5. Great Smoky Mountains National Park
While many U.S. national parks, including as Yellowstone and Yosemite, are excellent locations for a winter drive, the Great Smoky Mountains National Park offers a dramatic landscape nicely accentuated by snowfall. There are over 60 types of trees and shrubs found on the park’s hills and valleys, including sweet pignut hickory, smooth hackberry, and pumpkin ash. And while some are lacking leaves during the winter, they’re still quite striking. Many of the hiking trails are still open and offer a trip into a wilderness that isn’t packed with campers. The deer and elk can also be seen scampering through the trees. While the park’s main roads are almost always clear, travelers planning to stay nearby should know that the driveways to cabins in the private communities may not be immediately plowed after a big snowfall.
Starting at Lake Louise and winding to Banff National Park, the Bow Valley Parkway has a reduced speed limit that gives drivers time to slow down and enjoy the scenery and wildlife. Elk and bighorn sheep are plentiful along the roadway. Driving isn’t allowed from 8 p.m. to 8 a.m., so the area near the road remains a calm respite for animals. Some of the scenic stops may be snowed in during the winter, while others make for excellent snowshoe walks. Johnston Canyon, which can be found on the way, was formed by water currents 8,000 years ago. Now, waterfalls splash over its ragged walls. Several historic structures can also be found in the area. Morant’s Curve, which offers a widescreen view of Bow Valley, is also well positioned for beautiful photography, thanks to a train bend in the foreground and the Canadian Rockies on the horizon.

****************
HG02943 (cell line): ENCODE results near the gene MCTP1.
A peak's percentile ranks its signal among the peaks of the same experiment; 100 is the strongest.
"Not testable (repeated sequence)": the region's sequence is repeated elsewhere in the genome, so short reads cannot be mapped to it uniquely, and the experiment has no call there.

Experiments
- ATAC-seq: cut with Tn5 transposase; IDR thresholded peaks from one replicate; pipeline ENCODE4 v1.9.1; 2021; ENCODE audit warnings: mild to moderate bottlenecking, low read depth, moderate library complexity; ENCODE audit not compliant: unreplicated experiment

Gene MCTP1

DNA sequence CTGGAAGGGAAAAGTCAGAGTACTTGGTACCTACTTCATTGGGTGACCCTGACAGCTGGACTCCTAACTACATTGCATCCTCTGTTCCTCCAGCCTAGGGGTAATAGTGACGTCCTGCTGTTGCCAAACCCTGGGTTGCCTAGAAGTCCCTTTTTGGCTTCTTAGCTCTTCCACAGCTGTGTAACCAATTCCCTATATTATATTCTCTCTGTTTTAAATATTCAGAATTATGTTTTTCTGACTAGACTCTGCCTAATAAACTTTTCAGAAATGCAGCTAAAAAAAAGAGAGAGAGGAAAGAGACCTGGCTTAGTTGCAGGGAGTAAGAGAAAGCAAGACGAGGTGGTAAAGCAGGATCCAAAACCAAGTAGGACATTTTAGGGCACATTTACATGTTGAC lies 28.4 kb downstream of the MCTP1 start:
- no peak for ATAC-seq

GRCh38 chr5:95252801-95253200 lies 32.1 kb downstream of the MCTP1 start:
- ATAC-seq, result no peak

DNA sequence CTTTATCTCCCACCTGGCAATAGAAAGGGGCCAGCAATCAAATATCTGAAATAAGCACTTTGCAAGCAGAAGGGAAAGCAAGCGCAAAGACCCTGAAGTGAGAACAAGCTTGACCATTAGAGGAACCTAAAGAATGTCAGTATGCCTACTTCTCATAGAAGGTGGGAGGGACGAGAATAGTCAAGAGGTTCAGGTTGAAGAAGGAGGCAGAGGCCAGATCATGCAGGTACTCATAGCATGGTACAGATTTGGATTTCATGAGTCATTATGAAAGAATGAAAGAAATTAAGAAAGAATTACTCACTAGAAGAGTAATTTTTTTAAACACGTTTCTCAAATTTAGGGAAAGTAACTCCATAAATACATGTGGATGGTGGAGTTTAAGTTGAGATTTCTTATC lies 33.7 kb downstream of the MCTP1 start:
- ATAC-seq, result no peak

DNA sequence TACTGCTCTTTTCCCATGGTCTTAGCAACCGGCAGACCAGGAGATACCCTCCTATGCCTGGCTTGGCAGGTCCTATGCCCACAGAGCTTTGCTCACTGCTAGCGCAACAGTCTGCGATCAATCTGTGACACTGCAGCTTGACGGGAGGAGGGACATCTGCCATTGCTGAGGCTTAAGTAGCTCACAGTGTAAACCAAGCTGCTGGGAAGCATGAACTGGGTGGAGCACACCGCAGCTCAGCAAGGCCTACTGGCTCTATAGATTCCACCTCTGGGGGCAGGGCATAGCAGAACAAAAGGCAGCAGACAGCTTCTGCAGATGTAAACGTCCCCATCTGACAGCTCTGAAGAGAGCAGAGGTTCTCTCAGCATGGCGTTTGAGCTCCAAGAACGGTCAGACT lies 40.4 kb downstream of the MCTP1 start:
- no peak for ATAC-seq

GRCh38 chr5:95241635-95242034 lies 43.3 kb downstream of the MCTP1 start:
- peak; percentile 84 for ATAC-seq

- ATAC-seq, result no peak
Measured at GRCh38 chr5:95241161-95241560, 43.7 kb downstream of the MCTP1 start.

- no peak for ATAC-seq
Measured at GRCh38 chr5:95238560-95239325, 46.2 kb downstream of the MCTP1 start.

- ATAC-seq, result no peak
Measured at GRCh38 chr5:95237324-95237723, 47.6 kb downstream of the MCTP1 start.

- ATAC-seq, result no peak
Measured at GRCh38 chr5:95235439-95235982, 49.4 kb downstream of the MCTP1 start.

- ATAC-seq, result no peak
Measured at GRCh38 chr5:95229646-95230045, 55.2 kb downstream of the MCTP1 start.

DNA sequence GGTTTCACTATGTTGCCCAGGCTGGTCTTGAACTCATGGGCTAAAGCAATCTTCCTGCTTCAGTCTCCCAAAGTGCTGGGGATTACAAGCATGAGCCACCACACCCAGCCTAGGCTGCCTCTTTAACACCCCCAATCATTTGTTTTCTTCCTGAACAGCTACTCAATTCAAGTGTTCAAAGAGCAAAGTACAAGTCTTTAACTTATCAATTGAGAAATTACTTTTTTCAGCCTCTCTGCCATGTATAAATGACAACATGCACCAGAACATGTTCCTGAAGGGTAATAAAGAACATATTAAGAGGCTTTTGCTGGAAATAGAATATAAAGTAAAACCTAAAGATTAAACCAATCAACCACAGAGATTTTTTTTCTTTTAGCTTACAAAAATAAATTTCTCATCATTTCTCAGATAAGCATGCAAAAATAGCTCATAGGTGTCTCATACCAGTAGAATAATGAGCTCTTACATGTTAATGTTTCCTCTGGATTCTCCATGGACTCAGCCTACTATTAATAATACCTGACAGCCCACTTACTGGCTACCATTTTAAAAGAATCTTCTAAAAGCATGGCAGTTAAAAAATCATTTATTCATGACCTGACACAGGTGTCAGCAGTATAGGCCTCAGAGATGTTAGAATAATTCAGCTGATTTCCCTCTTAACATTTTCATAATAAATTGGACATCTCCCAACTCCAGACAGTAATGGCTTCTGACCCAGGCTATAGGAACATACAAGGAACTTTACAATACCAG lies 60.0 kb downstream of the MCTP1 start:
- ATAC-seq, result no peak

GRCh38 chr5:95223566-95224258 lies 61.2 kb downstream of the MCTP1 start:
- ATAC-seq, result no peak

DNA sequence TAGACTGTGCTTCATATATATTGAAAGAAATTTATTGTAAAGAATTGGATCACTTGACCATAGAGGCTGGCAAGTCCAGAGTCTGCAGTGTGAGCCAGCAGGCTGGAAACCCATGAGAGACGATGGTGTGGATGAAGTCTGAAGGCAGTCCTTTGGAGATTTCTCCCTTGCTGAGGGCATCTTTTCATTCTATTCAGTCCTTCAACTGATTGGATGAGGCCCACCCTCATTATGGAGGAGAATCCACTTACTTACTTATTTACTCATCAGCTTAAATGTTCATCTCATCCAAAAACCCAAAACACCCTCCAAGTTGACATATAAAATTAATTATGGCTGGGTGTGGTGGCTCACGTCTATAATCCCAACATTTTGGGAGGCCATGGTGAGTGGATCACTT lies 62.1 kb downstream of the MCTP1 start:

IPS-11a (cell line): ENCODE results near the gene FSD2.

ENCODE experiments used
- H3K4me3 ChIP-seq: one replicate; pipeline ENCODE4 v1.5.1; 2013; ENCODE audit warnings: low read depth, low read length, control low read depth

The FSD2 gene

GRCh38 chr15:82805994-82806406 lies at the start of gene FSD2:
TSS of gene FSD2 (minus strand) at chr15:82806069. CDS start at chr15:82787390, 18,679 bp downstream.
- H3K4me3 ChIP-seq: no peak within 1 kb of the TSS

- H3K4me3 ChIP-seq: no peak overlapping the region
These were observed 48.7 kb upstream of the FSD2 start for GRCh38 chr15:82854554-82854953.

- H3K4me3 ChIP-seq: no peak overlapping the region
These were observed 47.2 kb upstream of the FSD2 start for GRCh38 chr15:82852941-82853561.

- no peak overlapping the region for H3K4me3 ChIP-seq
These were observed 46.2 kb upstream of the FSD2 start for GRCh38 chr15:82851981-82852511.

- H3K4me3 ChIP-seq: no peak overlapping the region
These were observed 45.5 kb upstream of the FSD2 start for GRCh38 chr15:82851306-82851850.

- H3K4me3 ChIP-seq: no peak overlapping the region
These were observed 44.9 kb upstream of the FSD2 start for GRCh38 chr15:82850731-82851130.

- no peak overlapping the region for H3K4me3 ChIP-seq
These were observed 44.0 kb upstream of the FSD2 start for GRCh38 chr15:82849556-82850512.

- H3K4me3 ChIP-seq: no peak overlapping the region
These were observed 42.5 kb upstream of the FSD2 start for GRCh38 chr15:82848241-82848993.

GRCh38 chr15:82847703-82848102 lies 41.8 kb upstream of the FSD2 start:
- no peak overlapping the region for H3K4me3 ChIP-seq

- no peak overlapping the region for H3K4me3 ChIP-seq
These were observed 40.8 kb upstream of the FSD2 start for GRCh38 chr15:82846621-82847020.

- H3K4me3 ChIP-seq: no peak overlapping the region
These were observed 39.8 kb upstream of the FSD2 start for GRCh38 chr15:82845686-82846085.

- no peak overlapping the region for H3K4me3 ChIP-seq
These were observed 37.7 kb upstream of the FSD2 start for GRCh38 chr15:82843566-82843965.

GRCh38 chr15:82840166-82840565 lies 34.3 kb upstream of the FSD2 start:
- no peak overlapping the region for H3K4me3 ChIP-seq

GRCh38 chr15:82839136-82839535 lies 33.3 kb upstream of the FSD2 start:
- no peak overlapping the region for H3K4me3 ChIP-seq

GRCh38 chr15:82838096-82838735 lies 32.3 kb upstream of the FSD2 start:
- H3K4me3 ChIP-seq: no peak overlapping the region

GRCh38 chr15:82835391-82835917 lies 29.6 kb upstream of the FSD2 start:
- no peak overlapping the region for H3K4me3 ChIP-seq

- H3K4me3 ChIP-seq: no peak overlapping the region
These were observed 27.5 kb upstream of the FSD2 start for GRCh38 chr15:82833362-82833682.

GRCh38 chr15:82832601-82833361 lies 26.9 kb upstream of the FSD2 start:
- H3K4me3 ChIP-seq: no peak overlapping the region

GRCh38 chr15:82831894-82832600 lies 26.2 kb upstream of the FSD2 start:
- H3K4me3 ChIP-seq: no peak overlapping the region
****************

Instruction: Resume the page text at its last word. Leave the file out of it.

A relatively new thoroughfare, Jebel Jais Mountain Road is still partially under construction. However, the scenic blacktop views attract numerous fast drivers and sight-seers in the area. Drivers must be careful because of the hairpin turns and lack of lights during the night. Plus, temperatures are chilly (between 30 and 40 degrees Fahrenheit). Travelers who make the ascent will be treated to mountain landscape views (the highest peak on the UAE side is about 6,000 feet above sea level). Plans are also in the works to build a hotel and golf course on the mountain.
There’s a 50-mile loop in Parke County, Indiana that boasts the biggest concentration of covered bridges in the U.S. The land around bridges was shaped by the last great glacier expansion and includes sandstone cliffs, waterfalls, and dramatic ravines. For those who are searching for a dose of quaintness, many of the bridges are located near preserved mills that date back to the 19th century and have been refashioned into restaurants and shops. American history fans can also stop the car in Billie Creek Village to look at an early 20th-century schoolhouse as well as farmhouses that date back over 100 years. Turkey Run State Park in the area features creeks that become even more charming when framed by snow. And while the height of the covered bridge season is during the Covered Bridge Festival in October, winter months here are arguably more serene.